To all those interested in the natural world. Please add your sightings.

In the woods we return to reason and faith-Emerson


Wednesday, May 31, 2017

5-31 Sleepy Catchfly

The tiny flowers of Sleepy Catchfly are open. The stem of this species has a dark, sticky band, probably a defensive feature.
Fistulous Goatsbeard is lifting its head over fields and weed patches.
Sleepy Catchfly

Sleepy Catchfly's sticky stem

Fistulous Goatsbeard

Tuesday, May 30, 2017

5-30 Bristly Locust

Bristly Locust's pink pea-like flowers can be seen in roadside thickets. This species escaped from cultivation. It has also been widely used for erosion control and mine reclamation.
Hoary Allysum, a member of the mustard family, is starting to flower.
Black Medick flecks roadsides and ditches with yellow.
Bristly Locust

Hoary Allysum

Black Medick

Monday, May 29, 2017

5-29 Bluebirds

Our local Bluebirds have fledged their first brood but the young still expect to be fed.
The star-shaped flowers of Black Swallowwort cluster in leaf axils.
Virginia Waterleaf is at its flowering peak.
In Brattleboro, Black Locusts are dripping with white pea-like blossoms.
And in the woods the cone-like flower spikes of Oak Drops are poking up through the leaf litter.
Black Swallowwort

Virginia Waterleaf

Black Locust tree blossoms

Oak Drops

Sunday, May 28, 2017

5-28 White Clover

White Clover is starting to flower.
The first Yellow Irises of the year are opening.
And at Townshend Dam one adult Bald Eagle and one chick were on the nest. The chick is the darker bird to the right of the tree trunk.
White Clover

Yellow Iris

Adult Bald Eagle and chick

Saturday, May 27, 2017

5-27 Common Speedwell

Common Speedwell is in flower.
One of the Ragworts is also open. There are three other very similar ragworts.
And Flax is tipping its face to the sky. Flax seed probably arrives here  -  along with the seed of several other species - in conservation mix.
Common Speedwell



Friday, May 26, 2017

5-26 Garter Snake

A little Garter Snake blended nicely with the dead grasses and leaves - on a drier day.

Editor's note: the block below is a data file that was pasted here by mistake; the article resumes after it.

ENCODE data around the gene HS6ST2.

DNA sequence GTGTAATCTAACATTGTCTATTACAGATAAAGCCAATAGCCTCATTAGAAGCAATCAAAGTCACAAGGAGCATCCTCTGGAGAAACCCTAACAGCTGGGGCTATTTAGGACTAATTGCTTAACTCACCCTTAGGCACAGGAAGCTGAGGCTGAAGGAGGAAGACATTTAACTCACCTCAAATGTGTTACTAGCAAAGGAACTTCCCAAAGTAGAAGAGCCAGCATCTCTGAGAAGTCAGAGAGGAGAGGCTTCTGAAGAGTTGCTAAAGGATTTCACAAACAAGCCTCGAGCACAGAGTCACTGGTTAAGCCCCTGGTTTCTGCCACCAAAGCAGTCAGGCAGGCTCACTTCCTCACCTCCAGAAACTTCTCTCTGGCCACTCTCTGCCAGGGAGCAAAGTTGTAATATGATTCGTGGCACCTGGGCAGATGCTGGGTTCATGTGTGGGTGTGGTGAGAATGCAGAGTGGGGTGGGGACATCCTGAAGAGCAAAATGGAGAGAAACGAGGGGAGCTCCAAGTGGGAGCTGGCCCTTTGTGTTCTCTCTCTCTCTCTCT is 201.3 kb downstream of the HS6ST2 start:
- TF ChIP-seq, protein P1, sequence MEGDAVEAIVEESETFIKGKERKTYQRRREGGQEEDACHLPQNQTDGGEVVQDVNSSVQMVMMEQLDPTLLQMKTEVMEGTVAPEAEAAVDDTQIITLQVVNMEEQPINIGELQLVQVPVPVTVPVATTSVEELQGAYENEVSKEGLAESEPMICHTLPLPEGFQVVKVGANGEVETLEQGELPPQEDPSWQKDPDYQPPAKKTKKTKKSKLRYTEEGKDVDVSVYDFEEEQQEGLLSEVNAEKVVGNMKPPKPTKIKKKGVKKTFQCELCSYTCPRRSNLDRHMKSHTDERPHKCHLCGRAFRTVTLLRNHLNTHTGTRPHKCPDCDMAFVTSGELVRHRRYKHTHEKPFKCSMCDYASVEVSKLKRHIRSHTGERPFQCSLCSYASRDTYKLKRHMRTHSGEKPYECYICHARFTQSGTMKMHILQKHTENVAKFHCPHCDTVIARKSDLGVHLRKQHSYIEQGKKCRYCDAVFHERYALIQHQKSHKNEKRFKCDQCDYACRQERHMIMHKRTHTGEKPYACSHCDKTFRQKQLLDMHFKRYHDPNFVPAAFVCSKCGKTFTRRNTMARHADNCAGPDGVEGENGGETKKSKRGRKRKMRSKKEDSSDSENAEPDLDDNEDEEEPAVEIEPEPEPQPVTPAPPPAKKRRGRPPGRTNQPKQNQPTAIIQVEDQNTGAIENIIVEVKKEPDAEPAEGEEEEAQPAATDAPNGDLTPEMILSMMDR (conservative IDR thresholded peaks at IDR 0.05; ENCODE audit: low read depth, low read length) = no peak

Lance-leaved Violets are up. These are State listed as rare.
Deptford Pink brightens fields and weedy places.
And a close look at Red Clover shows details not normally noticed!
garter snake

Lance-leaved Violets

Deptford Pink

Red Clover

Thursday, May 25, 2017

5-25 Grove Sandwort

Grove Sandwort's tiny white flowers dot dry grassy banks.
Bunchberry is up in damper, richer woodland sites.
Dwarf Dandelions favor thin, sandy soils - often on ledges.
And, an oddity, a 'double' Moccasin Flower. Two blossoms on one stem! A first for me!
Grove Sandwort


Dwarf Dandelion

'Double' Moccasin Flower

Wednesday, May 24, 2017

5-24 Yellow Hawkweed

Common Yellow Hawkweed is starting to open flowers.
Showy Blackberry flowers and demure Raspberry flowers frost thickets.
And Blue-eyed Grass adds a bit of color to fields.
Yellow Hawkweed

Blackberry flowers

Raspberry flower

Blue-eyed Grass

Tuesday, May 23, 2017

5-23 Pineapple Weed

Pineapple-weed, so named for its odor is cropping up in waste places.
Alternate-leaved Dogwood is flowering in thickets.
The four-petaled flowers of Dame's Rocket may be purple, pink or white. Like many four-petaled flowers Dame's Rocket is a member of the mustard family.
And One-flowered Cancerroot - a parasitic species - is starting to flower. Described as being a denizen of woods and thickets, I find it in a weedy field.

Alternate-leaved Dogwood

Dame's Rocket

Dame's Rocket

One-flowered Cancerroot

Sunday, May 21, 2017

5-21 May Apple

May Apple flowers lurk below their umbrella-like leaves.
And a nicely marked moth, perhaps one called the Fluid Arches, was airborne last night.
May Apple

Fluid Arches ? moth

Saturday, May 20, 2017

5-20 Bugle

The mint family escape, Bugle, is in flower. It's frequently found on lawns and along roadsides.
A Black Vulture circled with two turkey vultures along Route 30. Look for whitish wingtips and a silhouette showing very little head or tail! Black Vultures were nearly unknown in Vermont until the last decade or so but common further south. (Please pardon the fuzzy picture.)

Black Vulture

Friday, May 19, 2017

5-19 English Plantain

English Plantain raises its head above the grass.
Wild Chervil is appearing along roadsides and Starry False Solomon's Seal - named for the shape of its flowers - is at its best.
English Plantain

Wild Chervil

Starry False Solomon's Seal

Thursday, May 18, 2017

5-18 Lemon Plagodis moth

A colorful little moth called the Lemon Plagodis was flying last night.
Tiger Swallowtail and American Copper butterflies are on the wing today.
Azaleas are opening on riverbanks and in thickets.
And Bulbous Buttercups brighten fields and waste places.
Lemon Plagodis moth

Tiger Swallowtail butterfly

American Copper butterfly


Bulbous Buttercup

Wednesday, May 17, 2017

5-17 Moccasin Flower

A diligent roadside search was required before I found a few Moccasin Flowers in bloom today. A week from now they'll be easy to find.
On top of Black Mountain, Black Chokeberry was the common flowering shrub. A close relative, Purple Chokecherry, favor shores and other wet areas.
And the nicely marked Common spring moth was active - and easily photographed!
Moccasin Flower

Black Chokecherry

Common Spring moth

Tuesday, May 16, 2017

5-16 Starflower

The aptly named Starflower is opening an occasional blossom. Soon the forest floor will be dotted with them.

Monday, May 15, 2017

5-15 Wild Madder

Wild Madder is starting to flower.
Although somewhat bedraggled by wind and rain, White Campion graces warmer locales.
And Common Cinquefoil, the earliest of several cinquefoils in our area started opening flowers this afternoon.
Wild Madder

White Campion

Common Cinquefoil